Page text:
One particularly disturbing issue with web browsers is that browser extensions can easily get full control of all data that is accessed and rendered by the browser. In late 2018 Kaspersky came across a trojan that specifically targeted web browsers and installed malicious extensions.
"The function findAndReplaceWalletAddresses searches for Bitcoin and Ethereum wallets and replaces them with the addresses of the threat actor’s wallets. Notably, this function works on almost all pages except those located on Google and Yandex domains, as well as on popular domains like instagram.com and ok.ru. Images of QR codes that point to wallets also get substituted."
To gain a better understanding of the capabilities of browser extensions to attack browser based wallets, we tasked an engineer who had built the Casa browser extension to build a proof of concept extension that posed as something innocuous while actually being malicious. It took this engineer less than a day to come up with an extension that posed as a wallpaper library but was capable of replacing deposit addresses and scraping a variety of sensitive data that would be sent to a remote server for analysis.
In the following clip former Casa CEO Jeremy Welch demonstrates the malicious browser extension capturing bitcoin addresses and sending the data to a third-party server.
In this clip Jeremy demonstrates the malicious browser extension modifying a receive address displayed in a wallet's web interface.
We suspect that browser security issues are one of the reasons that Ledger discontinued support for its Chrome applications and instead direct users to install their desktop application, Ledger Live. So how does Casa's solution stack up against these threats?
We've basically solved the problem of accidentally withdrawing from the wallet to an attacker's address. A user has to confirm their withdrawal address on (possibly multiple) hardware devices, thus requiring a high level of negligence on the part of the user in order to send to an unintended address.
The problem of an attacker swapping out the deposit address is not fully solved, but we have made it very difficult.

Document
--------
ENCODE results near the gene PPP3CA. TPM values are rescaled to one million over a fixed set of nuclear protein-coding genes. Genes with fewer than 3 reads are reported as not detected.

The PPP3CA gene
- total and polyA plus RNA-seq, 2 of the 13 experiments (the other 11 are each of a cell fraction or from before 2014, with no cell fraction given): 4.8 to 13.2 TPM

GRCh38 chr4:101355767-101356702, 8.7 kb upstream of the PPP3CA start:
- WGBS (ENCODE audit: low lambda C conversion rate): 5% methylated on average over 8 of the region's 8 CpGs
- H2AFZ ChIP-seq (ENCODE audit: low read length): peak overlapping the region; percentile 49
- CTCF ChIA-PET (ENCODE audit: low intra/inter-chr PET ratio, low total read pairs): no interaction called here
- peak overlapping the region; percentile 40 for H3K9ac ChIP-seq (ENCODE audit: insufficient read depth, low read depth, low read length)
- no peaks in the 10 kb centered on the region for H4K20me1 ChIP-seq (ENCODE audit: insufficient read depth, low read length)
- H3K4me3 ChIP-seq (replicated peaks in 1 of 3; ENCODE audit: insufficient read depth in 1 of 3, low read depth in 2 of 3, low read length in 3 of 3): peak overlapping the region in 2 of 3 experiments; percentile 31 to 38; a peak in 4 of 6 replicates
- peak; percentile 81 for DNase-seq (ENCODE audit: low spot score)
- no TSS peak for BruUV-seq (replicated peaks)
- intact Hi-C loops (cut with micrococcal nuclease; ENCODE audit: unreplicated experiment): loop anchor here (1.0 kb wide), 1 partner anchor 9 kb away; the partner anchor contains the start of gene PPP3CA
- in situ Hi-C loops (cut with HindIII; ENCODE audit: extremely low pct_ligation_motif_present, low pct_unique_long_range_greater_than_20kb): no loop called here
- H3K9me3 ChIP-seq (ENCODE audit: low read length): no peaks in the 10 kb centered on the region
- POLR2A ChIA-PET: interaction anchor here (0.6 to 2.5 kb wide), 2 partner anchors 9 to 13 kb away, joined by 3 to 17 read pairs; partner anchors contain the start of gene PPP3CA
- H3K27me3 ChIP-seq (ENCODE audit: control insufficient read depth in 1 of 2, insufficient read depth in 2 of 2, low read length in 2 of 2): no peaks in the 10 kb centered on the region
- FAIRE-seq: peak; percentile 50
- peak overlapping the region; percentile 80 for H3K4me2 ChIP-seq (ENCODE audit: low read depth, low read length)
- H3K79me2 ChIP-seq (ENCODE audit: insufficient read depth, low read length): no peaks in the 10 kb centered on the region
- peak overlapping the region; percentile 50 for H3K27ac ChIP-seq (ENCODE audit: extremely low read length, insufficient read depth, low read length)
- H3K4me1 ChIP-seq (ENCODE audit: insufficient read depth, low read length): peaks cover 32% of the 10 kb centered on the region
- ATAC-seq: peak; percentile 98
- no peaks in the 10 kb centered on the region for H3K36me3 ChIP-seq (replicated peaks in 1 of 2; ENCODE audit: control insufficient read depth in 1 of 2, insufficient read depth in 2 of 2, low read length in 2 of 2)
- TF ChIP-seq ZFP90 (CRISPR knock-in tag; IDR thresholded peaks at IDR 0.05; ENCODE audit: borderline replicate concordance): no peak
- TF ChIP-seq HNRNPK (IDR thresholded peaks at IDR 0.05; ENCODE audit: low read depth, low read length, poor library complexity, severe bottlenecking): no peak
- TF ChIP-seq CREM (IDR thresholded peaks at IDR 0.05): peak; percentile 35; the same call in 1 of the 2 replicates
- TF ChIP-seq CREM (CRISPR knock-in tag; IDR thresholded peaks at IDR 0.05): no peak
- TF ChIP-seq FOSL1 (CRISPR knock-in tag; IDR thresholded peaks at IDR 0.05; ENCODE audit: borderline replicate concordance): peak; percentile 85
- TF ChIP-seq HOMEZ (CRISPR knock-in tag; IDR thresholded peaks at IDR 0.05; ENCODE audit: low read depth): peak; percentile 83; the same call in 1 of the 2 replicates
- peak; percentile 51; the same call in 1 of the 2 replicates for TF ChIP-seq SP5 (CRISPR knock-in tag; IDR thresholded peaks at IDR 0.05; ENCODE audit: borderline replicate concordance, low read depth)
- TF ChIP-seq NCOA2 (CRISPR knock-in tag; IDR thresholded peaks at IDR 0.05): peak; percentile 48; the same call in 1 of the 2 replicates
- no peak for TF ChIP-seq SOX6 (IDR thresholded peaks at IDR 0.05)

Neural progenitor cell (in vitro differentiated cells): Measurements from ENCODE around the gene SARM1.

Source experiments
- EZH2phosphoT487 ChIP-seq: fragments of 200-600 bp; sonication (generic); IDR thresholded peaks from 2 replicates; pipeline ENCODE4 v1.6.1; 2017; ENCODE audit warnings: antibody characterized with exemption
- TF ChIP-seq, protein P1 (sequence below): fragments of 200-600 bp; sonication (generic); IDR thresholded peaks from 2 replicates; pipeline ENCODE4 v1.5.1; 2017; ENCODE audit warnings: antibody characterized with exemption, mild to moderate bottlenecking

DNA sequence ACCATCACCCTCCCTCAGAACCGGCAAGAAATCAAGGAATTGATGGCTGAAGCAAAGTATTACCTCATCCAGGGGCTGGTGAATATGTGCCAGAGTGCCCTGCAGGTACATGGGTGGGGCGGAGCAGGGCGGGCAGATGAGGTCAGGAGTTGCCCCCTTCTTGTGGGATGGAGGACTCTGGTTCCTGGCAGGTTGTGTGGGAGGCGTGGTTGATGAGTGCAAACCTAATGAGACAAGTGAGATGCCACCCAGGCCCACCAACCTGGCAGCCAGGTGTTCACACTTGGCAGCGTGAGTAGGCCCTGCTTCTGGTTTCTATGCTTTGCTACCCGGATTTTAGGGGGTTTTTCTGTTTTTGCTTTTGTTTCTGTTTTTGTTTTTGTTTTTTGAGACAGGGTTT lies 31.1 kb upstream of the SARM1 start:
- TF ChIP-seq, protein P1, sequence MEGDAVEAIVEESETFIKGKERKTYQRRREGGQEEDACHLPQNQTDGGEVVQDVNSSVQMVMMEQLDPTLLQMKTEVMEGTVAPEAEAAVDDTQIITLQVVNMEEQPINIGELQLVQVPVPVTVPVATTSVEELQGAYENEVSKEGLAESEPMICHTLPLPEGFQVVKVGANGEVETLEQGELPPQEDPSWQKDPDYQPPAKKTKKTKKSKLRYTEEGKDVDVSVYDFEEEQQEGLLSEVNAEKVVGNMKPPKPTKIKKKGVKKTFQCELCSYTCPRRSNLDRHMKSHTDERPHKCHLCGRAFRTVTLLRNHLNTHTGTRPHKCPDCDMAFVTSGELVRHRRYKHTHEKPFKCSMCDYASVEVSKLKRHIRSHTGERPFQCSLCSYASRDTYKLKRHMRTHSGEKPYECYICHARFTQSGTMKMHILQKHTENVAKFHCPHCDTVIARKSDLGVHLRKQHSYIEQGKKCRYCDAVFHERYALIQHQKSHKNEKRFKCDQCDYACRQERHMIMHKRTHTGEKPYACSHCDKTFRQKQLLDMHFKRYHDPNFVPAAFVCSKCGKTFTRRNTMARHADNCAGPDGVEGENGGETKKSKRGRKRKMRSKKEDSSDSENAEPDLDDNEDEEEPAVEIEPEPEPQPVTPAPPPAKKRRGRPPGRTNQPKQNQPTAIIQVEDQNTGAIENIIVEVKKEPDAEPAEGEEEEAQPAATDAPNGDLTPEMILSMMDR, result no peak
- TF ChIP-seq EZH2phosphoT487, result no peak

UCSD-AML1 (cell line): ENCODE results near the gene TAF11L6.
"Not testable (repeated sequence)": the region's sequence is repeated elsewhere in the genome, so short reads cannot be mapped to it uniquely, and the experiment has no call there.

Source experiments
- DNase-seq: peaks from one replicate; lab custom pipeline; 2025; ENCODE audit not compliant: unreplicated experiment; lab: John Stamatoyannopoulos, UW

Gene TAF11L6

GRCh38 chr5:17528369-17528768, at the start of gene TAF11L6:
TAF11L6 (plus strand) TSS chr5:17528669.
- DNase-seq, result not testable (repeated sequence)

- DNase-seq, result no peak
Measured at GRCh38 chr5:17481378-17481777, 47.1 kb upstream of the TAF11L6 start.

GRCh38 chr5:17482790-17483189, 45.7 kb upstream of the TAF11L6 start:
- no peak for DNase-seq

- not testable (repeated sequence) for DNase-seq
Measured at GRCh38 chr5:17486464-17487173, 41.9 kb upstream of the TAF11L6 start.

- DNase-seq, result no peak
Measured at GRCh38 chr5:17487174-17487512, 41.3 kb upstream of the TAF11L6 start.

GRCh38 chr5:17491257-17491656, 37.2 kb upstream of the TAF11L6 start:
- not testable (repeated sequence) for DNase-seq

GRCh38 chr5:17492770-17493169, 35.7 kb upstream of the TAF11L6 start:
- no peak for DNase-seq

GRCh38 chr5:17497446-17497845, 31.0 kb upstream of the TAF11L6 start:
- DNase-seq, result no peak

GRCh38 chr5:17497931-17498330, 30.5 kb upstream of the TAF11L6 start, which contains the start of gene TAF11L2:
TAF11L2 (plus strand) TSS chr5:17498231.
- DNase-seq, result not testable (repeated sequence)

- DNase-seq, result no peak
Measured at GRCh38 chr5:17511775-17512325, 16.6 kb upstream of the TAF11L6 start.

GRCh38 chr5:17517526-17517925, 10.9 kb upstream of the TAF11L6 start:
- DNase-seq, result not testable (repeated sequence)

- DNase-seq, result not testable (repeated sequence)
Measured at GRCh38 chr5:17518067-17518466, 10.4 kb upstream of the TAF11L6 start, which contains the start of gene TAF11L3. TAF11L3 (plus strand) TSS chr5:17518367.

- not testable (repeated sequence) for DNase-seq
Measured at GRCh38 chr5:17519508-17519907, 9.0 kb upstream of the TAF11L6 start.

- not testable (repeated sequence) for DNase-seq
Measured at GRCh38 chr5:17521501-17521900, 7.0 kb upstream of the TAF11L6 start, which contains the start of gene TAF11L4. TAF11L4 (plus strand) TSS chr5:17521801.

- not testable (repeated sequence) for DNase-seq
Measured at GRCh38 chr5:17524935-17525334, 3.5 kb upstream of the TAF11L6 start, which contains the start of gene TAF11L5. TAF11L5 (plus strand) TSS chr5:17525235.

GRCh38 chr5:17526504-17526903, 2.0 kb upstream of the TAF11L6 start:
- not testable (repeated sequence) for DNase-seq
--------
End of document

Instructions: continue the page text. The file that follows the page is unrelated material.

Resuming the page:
While Casa's Key Shield is highly secure due to the geographically distributed nature of the private keys, the user still needs to obtain a deposit or destination address for each transaction to & from wallets outside Casa’s systems. Malware on a user’s computer can cause their web browser or other wallet software to display an incorrect address. This would defeat the security of any storage system, as it occurs outside of that system.
How we mitigate this issue:
- Use of a mobile app mitigates browser based address modification. While it doesn't make all malware impossible, it raises the difficulty significantly due to a variety of controls that ensure the integrity of the software. All mobile app builds must be cryptographically signed with a key only held by a Casa security officer, mitigating external attackers from deploying a malware-laden version of the app. Our build process uses two-man rules to ensure that builds cannot be signed off by the app developers, thus mitigating internal attacks by a compromised employee.
- Casa re-derives addresses independently on both our server and mobile devices. The integrity of address derivation on the server is additionally ensured via HMACs on the extended public keys that are added by our hardware security module. The mobile app will throw an error if there is a mismatch between server and mobile device.
- Use of Casa’s Sovereign Recovery data allows for additional validation of addresses via independent open source software. This is still an area of ongoing research to implement more user friendly methods for this external check.
Partially Signed Bitcoin Transactions (BIP 174) enable hardware devices to check the integrity of change addresses by passing extended public keys and derivation paths along with the change address, ensuring that they actually belong to the wallet.
Open sourcing software generally provides more trustworthiness but there are complications when it comes to mobile apps. We are not currently aware of a way to prove that the software installed via the iOS App Store or Google Play Store is the same software that is available in an open source repository.
A payment protocol that involves the receive address being cryptographically attested to by the recipient could also improve the integrity of payments by eliminating man in the middle attacks. BIP 75 does this; it was proposed back in 2016 but never got much adoption due to privacy and fungibility concerns. As of today, it's recommended that when sending a high value bitcoin transaction you confirm the receive address out of band (via video/audio) to ensure it is correct.
Don't trust your browser; verify sensitive operations with other hardware and software!